terminology

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terminology

 [ter″mĭ-nol´ah-je]
1. the vocabulary of an art or science.
2. the science that deals with the investigation, arrangement, and construction of terms.

terminology

Informatics
(1) A set of concepts, designations and relationships for a specialised subject area.
(2) In the context of clinical trials, terminology refers to a standardised, finite set of terms (e.g., picklists, MedDRA codes) used to denote patient findings, circumstances, events and interventions.

terminology

Vox populi A body of names assigned to or used for a particular type of thing. See Current procedural terminology, Dictionary, Lexicon, Nomina Anatomica, Terminologia Anatomica.
References in periodicals archive ?
As mentioned in Section 3.3, if in a real application a terminologist applying this method is not interested in such patterns, the list of patterns that feeds the algorithm could eventually be edited after the training.
The International Federation of Translators was founded in Paris in 1953 and is an international federation of national associations representing translators, interpreters, and terminologists with more than 100 member associations from around the world.
The Future of Translators, Interpreters and Terminologists", which all point to the growing importance of technology use in translation.
Wuster emphasized that systemic work should be the domain of terminologists, i.e.
"The Voice of Associations of Translators, Interpreters, and Terminologists, around the world"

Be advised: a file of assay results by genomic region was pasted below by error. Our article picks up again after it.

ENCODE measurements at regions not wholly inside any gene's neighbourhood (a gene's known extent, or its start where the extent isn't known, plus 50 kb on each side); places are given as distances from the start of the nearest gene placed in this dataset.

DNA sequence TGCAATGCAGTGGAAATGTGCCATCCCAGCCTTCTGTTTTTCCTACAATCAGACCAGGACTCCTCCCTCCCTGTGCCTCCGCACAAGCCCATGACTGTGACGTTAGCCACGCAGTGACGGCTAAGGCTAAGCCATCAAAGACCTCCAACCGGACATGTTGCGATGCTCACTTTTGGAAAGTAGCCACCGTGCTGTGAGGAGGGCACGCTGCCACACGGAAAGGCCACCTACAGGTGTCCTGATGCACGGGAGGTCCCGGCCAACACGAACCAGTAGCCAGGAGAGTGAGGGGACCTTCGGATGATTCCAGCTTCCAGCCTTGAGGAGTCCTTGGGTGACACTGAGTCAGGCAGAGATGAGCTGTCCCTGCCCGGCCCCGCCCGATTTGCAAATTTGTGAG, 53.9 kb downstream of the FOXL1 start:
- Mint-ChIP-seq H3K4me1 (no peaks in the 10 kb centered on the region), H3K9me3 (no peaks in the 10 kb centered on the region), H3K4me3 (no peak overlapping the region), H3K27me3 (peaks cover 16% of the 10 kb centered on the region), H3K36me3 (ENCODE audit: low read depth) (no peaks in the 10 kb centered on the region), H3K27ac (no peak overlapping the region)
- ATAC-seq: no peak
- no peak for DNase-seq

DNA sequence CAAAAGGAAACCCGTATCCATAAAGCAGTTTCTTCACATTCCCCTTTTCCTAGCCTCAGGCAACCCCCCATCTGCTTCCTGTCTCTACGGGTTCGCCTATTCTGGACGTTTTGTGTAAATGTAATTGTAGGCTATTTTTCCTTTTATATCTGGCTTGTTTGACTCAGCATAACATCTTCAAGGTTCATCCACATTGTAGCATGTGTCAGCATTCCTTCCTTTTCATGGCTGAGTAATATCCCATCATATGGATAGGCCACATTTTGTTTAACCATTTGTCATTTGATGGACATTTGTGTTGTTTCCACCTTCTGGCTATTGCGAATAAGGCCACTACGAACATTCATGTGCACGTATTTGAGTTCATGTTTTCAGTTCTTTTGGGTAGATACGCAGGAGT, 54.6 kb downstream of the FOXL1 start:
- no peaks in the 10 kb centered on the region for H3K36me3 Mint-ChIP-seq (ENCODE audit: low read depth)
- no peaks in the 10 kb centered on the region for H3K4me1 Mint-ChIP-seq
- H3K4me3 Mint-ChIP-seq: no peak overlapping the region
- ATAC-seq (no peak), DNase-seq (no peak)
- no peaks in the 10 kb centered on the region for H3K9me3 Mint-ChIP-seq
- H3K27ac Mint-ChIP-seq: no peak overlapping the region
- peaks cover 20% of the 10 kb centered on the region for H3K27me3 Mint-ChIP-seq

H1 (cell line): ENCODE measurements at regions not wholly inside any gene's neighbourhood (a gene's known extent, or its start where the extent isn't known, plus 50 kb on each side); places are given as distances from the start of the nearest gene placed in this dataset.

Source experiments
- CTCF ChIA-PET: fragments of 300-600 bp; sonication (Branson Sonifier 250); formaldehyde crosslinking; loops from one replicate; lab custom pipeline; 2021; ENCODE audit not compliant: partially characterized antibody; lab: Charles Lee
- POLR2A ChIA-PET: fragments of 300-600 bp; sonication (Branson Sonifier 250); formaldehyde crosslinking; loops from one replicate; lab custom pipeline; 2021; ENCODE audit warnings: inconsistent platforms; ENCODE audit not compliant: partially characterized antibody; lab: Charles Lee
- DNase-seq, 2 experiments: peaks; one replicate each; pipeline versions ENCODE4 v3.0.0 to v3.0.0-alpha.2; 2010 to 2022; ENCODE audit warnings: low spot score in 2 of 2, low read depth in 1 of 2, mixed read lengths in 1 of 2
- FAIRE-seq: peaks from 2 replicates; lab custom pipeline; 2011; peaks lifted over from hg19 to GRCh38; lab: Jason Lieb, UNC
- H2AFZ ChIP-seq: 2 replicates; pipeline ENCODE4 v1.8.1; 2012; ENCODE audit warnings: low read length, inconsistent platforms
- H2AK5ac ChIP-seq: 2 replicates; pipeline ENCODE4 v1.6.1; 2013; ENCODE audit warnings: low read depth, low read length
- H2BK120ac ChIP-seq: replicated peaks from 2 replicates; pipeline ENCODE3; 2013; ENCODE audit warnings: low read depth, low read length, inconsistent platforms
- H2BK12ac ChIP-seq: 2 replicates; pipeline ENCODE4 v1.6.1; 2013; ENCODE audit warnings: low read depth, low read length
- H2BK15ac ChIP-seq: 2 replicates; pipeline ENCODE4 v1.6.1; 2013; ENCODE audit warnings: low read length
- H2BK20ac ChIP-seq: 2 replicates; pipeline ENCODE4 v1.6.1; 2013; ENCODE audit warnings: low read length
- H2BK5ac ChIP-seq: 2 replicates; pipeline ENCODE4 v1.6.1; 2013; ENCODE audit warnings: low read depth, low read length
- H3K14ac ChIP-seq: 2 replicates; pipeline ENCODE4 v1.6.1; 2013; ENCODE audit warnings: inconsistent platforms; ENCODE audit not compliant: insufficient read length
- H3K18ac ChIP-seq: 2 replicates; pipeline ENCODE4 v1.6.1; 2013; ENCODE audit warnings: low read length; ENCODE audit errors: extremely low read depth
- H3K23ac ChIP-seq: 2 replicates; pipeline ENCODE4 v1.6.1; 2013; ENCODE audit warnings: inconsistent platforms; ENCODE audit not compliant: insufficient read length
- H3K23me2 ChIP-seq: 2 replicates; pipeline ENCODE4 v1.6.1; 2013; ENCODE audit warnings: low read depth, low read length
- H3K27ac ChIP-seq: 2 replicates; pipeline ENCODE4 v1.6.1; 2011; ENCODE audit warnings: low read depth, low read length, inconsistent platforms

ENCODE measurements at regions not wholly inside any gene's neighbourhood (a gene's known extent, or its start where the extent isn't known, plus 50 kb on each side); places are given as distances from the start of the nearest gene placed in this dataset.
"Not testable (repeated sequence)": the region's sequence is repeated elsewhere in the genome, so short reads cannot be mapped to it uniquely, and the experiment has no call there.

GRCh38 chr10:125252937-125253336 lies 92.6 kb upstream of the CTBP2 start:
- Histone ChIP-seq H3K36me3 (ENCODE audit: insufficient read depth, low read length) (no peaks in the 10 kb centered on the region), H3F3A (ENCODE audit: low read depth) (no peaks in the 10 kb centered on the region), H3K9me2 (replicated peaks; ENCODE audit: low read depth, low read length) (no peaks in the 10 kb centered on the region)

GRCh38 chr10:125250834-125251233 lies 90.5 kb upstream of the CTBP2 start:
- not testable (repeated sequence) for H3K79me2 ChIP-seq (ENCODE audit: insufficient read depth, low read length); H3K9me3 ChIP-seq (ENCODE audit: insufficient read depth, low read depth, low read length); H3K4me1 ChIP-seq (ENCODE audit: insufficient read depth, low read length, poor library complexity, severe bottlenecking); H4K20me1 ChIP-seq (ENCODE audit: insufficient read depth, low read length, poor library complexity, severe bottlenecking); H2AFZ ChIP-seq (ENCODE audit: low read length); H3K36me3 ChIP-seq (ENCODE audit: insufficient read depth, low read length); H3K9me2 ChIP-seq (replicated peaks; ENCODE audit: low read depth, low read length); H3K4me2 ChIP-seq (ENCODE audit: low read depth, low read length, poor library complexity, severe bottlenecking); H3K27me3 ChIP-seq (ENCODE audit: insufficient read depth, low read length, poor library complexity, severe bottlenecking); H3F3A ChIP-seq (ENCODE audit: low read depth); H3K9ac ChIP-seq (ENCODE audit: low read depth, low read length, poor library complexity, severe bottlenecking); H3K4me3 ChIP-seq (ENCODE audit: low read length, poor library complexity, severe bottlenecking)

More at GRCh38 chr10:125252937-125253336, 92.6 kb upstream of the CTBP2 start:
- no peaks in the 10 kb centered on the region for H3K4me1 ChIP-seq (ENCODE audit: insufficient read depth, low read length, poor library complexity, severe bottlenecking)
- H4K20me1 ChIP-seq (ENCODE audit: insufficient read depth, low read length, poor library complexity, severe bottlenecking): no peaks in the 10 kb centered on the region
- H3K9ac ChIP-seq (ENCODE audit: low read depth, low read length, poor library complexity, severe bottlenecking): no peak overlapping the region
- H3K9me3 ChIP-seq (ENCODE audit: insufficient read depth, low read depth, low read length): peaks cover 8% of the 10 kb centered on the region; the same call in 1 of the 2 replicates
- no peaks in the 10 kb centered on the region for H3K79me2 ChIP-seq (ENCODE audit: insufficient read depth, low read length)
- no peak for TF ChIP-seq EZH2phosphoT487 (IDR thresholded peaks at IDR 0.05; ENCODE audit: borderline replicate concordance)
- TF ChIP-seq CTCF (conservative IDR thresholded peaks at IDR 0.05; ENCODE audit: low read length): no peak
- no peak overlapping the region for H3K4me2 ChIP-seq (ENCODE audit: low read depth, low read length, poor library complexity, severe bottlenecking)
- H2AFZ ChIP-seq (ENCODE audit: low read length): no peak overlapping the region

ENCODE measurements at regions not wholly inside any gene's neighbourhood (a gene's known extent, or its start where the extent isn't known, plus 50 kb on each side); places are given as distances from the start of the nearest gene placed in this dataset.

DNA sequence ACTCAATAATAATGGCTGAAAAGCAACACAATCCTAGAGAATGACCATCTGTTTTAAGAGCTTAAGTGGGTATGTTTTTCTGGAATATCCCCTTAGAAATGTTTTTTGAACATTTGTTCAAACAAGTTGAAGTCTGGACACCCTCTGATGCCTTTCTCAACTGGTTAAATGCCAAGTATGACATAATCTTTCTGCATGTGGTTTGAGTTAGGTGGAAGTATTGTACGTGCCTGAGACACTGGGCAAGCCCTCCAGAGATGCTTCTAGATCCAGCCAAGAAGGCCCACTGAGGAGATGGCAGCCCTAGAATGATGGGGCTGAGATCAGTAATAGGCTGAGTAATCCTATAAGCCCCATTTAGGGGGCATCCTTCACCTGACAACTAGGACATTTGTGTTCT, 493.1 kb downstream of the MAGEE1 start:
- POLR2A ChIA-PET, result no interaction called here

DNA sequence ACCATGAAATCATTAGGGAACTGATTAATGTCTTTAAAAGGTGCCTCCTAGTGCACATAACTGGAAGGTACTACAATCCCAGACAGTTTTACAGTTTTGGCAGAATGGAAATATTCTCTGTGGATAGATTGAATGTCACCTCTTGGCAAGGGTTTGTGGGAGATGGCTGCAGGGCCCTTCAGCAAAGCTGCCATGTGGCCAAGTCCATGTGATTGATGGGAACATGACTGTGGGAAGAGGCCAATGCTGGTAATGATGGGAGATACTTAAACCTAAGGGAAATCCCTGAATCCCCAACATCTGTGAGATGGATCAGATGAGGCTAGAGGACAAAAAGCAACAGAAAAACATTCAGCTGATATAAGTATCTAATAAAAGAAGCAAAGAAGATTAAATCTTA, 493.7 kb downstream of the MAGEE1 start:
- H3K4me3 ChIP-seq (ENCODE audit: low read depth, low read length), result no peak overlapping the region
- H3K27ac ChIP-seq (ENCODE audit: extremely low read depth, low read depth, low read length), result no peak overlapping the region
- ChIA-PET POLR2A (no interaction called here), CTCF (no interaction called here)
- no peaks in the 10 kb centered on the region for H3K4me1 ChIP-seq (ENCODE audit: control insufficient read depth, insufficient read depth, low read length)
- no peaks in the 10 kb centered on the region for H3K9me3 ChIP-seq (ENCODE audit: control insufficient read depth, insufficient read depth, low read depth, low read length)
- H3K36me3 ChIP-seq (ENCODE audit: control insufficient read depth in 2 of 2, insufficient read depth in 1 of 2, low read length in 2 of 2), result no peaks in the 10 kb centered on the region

Canada has two official languages and since the proclamation of the Official Languages Act in 1969 has pursued a national "top-down" policy of bilingualism that has led to the extension and establishment of a large number of university-level T&I programmes, and the formalisation of certification procedures for not only translators and interpreters, but also "terminologists" (specialists who identify, define and describe usually new terms that are to be used in a uniform and consistent way in both official languages).
While no formal certification for community interpreters yet exists, groups in Ontario and Vancouver are collaborating with the Canadian Translators, Terminologists and Interpreters Council (CTTIC), the national professional association that created the long-established court and conference interpreter certification exams, to explore setting up a certification program for community interpreters.
There is discussion and consensus among many experts in our field that it would benefit from a standard that is specific for the certification of translators, interpreters, and terminologists, and some believe that the International Federation of Interpreters (www.ift-fit.org) would be the right home for such a project.
Ability to work with other professionals involved in the translation process (translators, revisers, documentary researchers, terminologists, project managers, layout specialists), and other actors (clients, initiators, authors, users, subject area experts).